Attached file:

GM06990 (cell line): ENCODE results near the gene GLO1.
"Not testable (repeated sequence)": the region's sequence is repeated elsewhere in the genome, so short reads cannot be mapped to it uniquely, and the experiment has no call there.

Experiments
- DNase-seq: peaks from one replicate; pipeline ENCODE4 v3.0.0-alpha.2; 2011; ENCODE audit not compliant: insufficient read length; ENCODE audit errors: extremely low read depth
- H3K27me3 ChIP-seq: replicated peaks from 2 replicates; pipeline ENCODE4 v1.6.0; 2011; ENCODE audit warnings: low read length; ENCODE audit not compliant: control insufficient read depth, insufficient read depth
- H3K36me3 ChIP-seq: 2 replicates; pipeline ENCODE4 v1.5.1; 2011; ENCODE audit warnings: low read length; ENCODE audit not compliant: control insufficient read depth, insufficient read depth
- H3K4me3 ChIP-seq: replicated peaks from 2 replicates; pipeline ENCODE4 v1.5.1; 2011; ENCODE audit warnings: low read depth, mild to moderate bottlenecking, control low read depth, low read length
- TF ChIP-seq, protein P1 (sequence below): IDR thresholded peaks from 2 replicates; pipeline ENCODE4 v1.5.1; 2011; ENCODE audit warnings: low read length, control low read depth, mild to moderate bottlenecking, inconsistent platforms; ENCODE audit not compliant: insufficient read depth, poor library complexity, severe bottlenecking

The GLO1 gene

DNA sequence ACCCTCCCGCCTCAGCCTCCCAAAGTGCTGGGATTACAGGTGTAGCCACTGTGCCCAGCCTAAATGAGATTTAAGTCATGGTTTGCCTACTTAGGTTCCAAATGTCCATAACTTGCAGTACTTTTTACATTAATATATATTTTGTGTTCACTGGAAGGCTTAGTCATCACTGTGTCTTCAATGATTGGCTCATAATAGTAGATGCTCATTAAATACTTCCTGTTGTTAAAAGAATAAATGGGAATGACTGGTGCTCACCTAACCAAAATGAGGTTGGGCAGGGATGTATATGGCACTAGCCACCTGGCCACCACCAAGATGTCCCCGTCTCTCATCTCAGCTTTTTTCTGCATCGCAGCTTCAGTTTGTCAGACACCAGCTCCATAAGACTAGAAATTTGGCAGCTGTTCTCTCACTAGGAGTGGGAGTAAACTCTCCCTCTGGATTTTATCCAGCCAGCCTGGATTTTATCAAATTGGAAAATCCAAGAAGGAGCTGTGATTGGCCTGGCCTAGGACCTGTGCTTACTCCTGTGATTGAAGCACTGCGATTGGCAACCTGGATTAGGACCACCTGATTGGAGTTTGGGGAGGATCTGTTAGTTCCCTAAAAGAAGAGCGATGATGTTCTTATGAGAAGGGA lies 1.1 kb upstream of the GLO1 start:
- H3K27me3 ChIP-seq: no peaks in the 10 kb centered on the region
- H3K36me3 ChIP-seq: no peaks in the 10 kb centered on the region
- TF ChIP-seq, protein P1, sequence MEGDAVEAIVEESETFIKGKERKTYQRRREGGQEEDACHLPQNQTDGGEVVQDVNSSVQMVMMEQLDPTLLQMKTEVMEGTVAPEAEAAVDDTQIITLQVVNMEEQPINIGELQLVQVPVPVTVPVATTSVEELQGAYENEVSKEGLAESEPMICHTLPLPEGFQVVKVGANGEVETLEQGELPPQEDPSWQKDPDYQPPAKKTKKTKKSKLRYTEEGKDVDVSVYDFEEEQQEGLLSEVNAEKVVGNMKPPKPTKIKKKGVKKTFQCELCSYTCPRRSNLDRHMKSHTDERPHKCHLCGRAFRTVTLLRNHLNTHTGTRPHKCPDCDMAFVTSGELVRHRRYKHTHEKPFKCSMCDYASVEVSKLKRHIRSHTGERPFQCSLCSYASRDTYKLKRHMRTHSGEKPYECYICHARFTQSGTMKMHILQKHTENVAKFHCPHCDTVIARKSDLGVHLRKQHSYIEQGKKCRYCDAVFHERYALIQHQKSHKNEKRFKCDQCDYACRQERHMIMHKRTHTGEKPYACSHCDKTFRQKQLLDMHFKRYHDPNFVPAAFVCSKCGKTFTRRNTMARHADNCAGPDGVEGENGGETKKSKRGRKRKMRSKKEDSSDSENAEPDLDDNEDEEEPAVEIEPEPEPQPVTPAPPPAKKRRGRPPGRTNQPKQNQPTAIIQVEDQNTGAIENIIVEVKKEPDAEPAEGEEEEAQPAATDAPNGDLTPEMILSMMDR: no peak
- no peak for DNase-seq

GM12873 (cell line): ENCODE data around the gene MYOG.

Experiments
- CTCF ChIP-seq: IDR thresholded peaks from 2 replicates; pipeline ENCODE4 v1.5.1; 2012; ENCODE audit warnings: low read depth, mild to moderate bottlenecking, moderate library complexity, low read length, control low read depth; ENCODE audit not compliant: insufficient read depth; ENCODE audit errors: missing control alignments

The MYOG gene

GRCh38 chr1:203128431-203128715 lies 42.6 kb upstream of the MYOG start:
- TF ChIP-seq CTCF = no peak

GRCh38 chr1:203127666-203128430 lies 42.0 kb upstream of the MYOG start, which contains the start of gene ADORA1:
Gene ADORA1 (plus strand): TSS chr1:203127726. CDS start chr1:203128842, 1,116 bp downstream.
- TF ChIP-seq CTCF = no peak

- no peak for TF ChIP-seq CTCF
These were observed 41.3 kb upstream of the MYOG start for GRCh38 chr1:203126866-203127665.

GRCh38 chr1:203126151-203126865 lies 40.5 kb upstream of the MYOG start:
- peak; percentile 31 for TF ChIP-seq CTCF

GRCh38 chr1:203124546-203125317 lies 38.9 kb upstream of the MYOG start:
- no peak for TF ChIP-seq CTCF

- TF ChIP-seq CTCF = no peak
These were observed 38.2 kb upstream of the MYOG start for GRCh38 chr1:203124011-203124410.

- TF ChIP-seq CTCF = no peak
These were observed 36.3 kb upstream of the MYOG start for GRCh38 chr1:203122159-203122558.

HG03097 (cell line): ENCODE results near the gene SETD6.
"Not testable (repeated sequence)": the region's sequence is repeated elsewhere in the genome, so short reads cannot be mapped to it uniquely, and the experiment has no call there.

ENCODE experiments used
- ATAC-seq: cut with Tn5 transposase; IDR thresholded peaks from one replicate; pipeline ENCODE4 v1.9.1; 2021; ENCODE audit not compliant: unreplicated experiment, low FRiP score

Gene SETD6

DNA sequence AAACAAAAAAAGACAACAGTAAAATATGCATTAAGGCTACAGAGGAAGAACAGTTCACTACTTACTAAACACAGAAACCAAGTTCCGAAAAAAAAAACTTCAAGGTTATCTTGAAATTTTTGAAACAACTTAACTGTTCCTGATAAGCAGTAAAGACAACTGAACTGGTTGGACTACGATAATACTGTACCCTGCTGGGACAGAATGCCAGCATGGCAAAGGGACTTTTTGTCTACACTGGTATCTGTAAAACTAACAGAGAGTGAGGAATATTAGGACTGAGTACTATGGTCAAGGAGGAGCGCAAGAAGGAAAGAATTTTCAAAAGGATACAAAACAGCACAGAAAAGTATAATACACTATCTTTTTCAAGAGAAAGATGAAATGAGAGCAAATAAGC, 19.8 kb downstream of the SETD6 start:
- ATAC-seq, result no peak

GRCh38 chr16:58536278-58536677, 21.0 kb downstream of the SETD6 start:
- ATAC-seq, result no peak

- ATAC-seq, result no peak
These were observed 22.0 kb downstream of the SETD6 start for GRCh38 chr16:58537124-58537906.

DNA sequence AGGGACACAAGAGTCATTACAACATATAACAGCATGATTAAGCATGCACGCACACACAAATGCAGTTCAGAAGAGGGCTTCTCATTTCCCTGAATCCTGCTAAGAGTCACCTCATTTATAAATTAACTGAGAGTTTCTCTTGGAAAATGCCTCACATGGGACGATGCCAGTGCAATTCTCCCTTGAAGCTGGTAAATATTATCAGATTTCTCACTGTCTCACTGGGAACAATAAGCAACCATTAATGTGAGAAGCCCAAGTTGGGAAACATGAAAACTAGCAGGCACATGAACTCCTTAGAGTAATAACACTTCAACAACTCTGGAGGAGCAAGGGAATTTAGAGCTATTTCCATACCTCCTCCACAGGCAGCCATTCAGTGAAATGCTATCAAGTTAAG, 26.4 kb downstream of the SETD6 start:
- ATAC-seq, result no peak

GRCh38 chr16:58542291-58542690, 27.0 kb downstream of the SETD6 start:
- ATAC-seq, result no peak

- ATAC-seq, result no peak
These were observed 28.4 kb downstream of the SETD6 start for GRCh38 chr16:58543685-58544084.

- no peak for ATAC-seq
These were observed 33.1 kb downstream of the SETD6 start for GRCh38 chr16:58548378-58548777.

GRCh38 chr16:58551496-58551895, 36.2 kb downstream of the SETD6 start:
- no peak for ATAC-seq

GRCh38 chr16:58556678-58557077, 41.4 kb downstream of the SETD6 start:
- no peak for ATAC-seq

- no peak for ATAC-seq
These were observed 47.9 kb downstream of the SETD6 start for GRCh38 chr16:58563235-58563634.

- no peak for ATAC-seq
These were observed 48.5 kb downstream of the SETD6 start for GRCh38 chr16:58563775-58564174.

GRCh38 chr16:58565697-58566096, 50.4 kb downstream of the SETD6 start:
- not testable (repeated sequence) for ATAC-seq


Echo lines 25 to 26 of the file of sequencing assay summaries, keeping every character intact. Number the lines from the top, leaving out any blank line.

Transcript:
These were observed 41.3 kb upstream of the MYOG start for GRCh38 chr1:203126866-203127665.

GRCh38 chr1:203126151-203126865 lies 40.5 kb upstream of the MYOG start: